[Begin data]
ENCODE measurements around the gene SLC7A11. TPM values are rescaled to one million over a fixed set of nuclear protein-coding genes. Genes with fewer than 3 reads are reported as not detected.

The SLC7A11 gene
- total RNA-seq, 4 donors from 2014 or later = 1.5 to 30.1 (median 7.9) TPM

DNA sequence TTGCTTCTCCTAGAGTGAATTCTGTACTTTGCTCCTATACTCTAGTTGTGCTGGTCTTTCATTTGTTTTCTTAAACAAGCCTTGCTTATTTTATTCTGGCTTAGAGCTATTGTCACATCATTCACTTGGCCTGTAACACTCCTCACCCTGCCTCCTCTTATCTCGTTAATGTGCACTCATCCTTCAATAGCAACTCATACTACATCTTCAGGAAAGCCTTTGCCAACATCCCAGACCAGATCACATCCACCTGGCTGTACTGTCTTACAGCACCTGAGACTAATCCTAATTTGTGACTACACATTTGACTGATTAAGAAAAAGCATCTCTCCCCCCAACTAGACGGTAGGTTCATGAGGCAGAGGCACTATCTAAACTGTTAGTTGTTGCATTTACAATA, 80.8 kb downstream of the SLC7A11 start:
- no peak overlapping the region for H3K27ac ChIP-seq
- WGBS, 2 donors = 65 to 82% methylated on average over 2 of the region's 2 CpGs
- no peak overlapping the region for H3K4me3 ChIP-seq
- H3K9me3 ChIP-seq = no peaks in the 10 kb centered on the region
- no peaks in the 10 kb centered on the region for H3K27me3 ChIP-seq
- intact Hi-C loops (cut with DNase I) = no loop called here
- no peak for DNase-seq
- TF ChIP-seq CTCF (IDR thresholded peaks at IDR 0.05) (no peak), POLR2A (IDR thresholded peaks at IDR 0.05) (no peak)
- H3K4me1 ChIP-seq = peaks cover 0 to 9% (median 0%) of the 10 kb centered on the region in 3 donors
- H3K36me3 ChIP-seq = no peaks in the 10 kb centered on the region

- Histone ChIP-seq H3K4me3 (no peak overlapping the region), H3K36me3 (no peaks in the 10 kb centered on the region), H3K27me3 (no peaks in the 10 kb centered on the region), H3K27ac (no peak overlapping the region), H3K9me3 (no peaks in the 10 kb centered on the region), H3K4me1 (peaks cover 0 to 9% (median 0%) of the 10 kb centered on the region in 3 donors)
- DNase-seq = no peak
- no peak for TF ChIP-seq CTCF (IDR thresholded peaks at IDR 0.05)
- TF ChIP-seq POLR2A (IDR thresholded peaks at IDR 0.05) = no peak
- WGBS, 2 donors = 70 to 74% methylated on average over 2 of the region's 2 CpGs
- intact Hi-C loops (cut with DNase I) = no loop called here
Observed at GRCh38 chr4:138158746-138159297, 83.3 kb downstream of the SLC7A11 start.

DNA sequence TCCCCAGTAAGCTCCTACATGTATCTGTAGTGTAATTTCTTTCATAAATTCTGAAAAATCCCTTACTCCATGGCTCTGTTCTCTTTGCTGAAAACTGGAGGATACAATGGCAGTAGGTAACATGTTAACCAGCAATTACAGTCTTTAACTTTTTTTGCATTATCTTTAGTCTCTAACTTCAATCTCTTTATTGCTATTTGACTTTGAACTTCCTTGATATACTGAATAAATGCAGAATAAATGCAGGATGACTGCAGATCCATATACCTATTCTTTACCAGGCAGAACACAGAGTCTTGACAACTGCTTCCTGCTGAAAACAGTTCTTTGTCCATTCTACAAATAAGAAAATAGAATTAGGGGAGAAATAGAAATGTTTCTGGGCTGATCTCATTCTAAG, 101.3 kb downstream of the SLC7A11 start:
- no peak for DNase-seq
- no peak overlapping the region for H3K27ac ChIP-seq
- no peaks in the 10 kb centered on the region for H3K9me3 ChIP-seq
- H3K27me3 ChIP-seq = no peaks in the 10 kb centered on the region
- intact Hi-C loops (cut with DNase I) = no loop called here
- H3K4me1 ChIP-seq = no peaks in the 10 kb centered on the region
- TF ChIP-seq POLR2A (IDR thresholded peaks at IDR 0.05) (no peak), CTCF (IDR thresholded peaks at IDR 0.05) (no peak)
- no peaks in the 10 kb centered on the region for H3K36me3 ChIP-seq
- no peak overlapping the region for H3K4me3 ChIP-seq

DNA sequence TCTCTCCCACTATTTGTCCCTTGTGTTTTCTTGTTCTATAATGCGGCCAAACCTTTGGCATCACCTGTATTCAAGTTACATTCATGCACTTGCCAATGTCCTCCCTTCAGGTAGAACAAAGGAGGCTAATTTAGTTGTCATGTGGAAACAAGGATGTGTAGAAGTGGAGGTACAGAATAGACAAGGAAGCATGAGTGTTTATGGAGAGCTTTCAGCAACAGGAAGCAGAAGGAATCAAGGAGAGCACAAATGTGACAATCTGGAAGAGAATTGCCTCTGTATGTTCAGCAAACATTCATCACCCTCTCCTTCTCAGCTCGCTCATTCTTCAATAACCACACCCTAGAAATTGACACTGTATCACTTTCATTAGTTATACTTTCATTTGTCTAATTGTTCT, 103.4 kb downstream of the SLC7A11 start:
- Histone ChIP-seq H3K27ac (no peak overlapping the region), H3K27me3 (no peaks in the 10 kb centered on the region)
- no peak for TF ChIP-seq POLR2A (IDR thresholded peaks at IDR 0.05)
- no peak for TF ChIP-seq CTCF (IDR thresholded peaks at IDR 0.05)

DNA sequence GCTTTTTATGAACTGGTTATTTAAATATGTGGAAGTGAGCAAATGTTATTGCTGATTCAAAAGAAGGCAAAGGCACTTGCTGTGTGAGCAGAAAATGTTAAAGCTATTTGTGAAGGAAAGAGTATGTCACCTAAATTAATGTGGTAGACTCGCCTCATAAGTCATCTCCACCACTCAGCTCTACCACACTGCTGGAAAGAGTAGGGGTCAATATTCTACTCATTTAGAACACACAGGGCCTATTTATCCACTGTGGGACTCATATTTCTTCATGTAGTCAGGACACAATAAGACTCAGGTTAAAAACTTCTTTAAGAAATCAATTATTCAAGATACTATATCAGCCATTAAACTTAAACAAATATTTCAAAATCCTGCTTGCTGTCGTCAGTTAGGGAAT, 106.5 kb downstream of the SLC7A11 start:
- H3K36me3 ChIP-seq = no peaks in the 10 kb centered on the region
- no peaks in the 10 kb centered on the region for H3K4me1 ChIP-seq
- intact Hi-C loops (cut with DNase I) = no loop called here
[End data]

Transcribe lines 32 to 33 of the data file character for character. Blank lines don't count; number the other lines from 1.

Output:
DNA sequence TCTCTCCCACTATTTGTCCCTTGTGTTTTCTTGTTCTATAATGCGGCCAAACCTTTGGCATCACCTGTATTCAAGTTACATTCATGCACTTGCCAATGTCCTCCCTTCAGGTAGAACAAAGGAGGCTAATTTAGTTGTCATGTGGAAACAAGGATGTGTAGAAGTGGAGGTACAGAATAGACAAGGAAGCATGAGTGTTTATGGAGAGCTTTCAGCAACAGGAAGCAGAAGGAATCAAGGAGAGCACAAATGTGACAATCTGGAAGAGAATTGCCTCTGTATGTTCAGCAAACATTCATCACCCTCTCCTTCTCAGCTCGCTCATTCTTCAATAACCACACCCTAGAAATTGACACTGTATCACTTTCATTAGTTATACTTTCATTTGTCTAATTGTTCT, 103.4 kb downstream of the SLC7A11 start:
- Histone ChIP-seq H3K27ac (no peak overlapping the region), H3K27me3 (no peaks in the 10 kb centered on the region)